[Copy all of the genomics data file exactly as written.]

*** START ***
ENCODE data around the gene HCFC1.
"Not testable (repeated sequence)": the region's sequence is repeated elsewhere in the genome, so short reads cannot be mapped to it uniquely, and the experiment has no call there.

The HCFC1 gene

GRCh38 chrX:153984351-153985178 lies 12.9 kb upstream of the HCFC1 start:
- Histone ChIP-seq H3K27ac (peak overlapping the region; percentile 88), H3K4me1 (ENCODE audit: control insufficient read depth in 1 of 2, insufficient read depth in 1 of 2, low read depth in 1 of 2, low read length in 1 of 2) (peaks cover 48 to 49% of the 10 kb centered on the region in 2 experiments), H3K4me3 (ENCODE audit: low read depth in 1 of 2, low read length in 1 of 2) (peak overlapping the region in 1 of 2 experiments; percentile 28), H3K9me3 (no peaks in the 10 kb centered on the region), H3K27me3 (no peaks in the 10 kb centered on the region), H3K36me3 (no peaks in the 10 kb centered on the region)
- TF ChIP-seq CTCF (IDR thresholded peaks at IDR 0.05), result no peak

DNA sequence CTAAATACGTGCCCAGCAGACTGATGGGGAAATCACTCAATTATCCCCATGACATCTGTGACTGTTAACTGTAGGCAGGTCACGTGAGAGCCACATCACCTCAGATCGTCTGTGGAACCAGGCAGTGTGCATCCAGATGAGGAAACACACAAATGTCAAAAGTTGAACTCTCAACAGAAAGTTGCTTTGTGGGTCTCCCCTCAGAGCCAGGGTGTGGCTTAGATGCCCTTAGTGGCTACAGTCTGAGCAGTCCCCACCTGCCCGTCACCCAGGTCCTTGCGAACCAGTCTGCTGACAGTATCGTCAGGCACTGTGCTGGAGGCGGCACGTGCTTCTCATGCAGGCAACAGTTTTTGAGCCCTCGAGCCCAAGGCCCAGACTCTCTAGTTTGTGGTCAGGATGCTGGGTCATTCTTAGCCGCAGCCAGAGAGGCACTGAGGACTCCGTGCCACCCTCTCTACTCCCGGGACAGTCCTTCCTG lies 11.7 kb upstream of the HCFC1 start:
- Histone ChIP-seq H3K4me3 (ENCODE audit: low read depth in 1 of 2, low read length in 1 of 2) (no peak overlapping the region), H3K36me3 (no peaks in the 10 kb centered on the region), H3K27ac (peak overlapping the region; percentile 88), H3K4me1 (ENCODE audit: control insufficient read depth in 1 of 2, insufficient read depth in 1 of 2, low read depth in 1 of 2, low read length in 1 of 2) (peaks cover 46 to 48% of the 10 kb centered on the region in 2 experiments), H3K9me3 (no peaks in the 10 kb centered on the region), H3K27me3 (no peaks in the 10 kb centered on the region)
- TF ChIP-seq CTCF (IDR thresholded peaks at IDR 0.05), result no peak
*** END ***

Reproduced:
ENCODE data around the gene HCFC1.
"Not testable (repeated sequence)": the region's sequence is repeated elsewhere in the genome, so short reads cannot be mapped to it uniquely, and the experiment has no call there.

The HCFC1 gene

GRCh38 chrX:153984351-153985178 lies 12.9 kb upstream of the HCFC1 start:
- Histone ChIP-seq H3K27ac (peak overlapping the region; percentile 88), H3K4me1 (ENCODE audit: control insufficient read depth in 1 of 2, insufficient read depth in 1 of 2, low read depth in 1 of 2, low read length in 1 of 2) (peaks cover 48 to 49% of the 10 kb centered on the region in 2 experiments), H3K4me3 (ENCODE audit: low read depth in 1 of 2, low read length in 1 of 2) (peak overlapping the region in 1 of 2 experiments; percentile 28), H3K9me3 (no peaks in the 10 kb centered on the region), H3K27me3 (no peaks in the 10 kb centered on the region), H3K36me3 (no peaks in the 10 kb centered on the region)
- TF ChIP-seq CTCF (IDR thresholded peaks at IDR 0.05), result no peak

DNA sequence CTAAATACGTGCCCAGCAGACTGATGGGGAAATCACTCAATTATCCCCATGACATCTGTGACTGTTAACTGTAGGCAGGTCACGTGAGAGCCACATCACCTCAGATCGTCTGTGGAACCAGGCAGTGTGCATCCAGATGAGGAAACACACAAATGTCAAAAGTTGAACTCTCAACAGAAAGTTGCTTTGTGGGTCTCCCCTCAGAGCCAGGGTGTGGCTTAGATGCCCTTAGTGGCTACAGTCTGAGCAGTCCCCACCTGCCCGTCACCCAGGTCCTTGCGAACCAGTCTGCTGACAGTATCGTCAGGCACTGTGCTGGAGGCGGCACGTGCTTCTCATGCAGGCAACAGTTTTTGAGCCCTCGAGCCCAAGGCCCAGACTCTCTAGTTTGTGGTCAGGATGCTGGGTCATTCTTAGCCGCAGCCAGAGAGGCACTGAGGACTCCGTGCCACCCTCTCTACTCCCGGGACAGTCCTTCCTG lies 11.7 kb upstream of the HCFC1 start:
- Histone ChIP-seq H3K4me3 (ENCODE audit: low read depth in 1 of 2, low read length in 1 of 2) (no peak overlapping the region), H3K36me3 (no peaks in the 10 kb centered on the region), H3K27ac (peak overlapping the region; percentile 88), H3K4me1 (ENCODE audit: control insufficient read depth in 1 of 2, insufficient read depth in 1 of 2, low read depth in 1 of 2, low read length in 1 of 2) (peaks cover 46 to 48% of the 10 kb centered on the region in 2 experiments), H3K9me3 (no peaks in the 10 kb centered on the region), H3K27me3 (no peaks in the 10 kb centered on the region)
- TF ChIP-seq CTCF (IDR thresholded peaks at IDR 0.05), result no peak